Earth’s human population continues to grow. Earth’s human carrying capacity is unknown.
Technology has helped to increase Earth’s carrying capacity. –gas-powered farm equipment –medical advancements
The growing human population exerts pressure on Earth’s natural resources. Nonrenewable resources are used faster than they form. – coal – oil
Renewable resources cannot be used up or can replenish themselves over time. –wind –water –sunlight Growing use of nonrenewable resources may lead to a crisis. Resources must be properly managed.
An ecological footprint is the amount of land needed to support a person. The land must produce and maintain enough –food and water –shelter –energy –waste
Several factors affect the size of the ecological footprint. –amount and efficiency of resource use –amount and toxicity of waste produced
Pollutants accumulate in the air. Pollution is any undesirable factor added to the air, water, or soil. Smog is one type of air pollution. – sunlight interacts with pollutants in the air – pollutants produced by fossil fuel emissions – made of particulates and ground-level ozone
Smog can be harmful to human health. Acid rain is caused by fossil fuel emissions. –produced when pollutants in the water cycle cause rain pH to drop –can lower the pH of a lake or stream –can harm trees
Air pollution is changing Earth’s biosphere. The levels of atmospheric carbon dioxide rise and fall over time. High levels of carbon dioxide are typical of Earth’s warmer periods.
The greenhouse effect slows the release of energy from Earth’s atmosphere. 1.sunlight penetrates Earth’s atmosphere 2.energy is absorbed and reradiated as heat 3.greenhouse gases absorb longer wavelengths 4.Greenhouse gas molecules rerelease infrared radiation methane (CH 4 )water (H 2 O) carbon dioxide (CO 2 )
Global warming refers to the trend of increasing global temperatures. North Pole
Water pollution affects ecosystems. Pollution can put entire freshwater ecosystems at risk. Examples of water pollution include: raw sewage, chemical contaminants, trash, detergents and fertilizers used in fields.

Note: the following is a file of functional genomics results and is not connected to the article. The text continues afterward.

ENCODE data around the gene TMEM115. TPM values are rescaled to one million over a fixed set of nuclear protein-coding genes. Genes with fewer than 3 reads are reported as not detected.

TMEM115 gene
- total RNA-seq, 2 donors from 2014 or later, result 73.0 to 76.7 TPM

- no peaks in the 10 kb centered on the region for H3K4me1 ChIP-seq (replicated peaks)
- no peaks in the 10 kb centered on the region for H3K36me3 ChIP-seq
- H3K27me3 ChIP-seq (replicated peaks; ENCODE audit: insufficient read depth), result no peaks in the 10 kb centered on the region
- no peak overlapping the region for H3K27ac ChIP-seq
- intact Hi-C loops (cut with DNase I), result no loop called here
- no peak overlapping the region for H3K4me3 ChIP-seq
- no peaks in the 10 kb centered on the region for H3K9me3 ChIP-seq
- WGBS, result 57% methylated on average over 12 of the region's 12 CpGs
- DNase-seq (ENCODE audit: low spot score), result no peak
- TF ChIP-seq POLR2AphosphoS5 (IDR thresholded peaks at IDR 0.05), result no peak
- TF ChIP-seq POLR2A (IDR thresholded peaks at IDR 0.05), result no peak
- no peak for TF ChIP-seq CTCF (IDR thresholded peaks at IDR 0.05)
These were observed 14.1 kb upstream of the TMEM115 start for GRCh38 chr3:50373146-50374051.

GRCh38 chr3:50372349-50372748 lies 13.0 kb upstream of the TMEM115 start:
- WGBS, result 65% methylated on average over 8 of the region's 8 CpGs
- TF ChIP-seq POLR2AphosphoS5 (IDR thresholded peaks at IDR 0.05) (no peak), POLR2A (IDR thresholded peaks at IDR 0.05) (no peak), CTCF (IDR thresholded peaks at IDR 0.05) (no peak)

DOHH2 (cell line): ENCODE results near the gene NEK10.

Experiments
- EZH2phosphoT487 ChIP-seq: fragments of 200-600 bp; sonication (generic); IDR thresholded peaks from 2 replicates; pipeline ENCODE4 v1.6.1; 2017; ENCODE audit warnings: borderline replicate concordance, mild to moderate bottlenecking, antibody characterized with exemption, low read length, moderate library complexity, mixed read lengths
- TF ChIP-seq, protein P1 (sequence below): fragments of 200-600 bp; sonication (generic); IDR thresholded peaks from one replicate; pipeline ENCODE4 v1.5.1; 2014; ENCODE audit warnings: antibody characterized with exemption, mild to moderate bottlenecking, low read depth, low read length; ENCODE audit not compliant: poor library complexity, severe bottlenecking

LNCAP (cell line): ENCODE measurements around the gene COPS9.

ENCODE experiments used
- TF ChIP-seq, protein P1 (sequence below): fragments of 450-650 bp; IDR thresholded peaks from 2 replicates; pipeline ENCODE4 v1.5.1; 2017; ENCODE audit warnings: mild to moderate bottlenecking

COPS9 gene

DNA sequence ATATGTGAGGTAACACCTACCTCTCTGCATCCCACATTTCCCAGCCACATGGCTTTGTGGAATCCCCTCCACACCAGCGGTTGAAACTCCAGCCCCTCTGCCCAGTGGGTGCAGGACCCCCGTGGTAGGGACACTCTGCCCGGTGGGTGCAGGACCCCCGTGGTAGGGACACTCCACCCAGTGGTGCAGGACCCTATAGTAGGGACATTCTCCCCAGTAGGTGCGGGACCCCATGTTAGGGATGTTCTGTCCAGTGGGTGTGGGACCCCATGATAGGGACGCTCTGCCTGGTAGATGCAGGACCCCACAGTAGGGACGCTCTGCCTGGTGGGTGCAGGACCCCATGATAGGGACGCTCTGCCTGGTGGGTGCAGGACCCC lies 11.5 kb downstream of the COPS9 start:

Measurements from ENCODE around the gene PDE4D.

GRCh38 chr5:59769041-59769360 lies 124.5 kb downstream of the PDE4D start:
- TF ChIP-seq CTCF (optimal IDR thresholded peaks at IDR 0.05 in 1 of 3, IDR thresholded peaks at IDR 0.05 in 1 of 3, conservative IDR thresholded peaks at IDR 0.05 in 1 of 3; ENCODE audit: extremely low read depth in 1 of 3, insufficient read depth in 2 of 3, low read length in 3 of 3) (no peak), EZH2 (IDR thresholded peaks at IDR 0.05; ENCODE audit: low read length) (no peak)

Indicator species provide a sign of an ecosystem’s health. –Examples include: –amphibians –top predators
Biomagnification causes accumulation of toxins in the food chain. Pollutants can move up the food chain. – predators eat contaminated prey – pollution accumulates at each stage of the food chain Top consumers, including humans, are most affected.
Preserving biodiversity is important to the future of the biosphere. The loss of biodiversity has long-term effects. – loss of medical and technological advances – extinction of species – loss of ecosystem stability
Loss of habitat eliminates species. Habitat fragmentation prevents an organism from accessing its entire home range. – occurs when a barrier forms within the habitat – often caused by human development
Habitat corridors are a solution to the problem. –corridors can be road overpasses or underpasses –allow species to move between different areas of habitat
Introduced species can disrupt stable relationships in an ecosystem. An introduced species is one that is brought to an ecosystem by humans. – accidental – purposeful Invasive species can have an environmental and economic impact.
Invasive species often push out native species. –Burmese python (Florida Everglades)
Invasive species often push out native species. –mice (Australia)
Invasive species often push out native species. –kudzu (southeastern United States)
Sustainable development manages resources for present and future generations. Sustainable development meets needs without hurting future generations. – Industry examples: Forestry Fishing hunting
Protecting Earth’s resources helps protect our future. The Environmental Protection Agency (EPA) was created in 1970. The EPA develops policies and regulations to protect the environment. Legislation helps to protect the environment and endangered species. – Clean Air Act – Clean Water Act – Endangered Species Act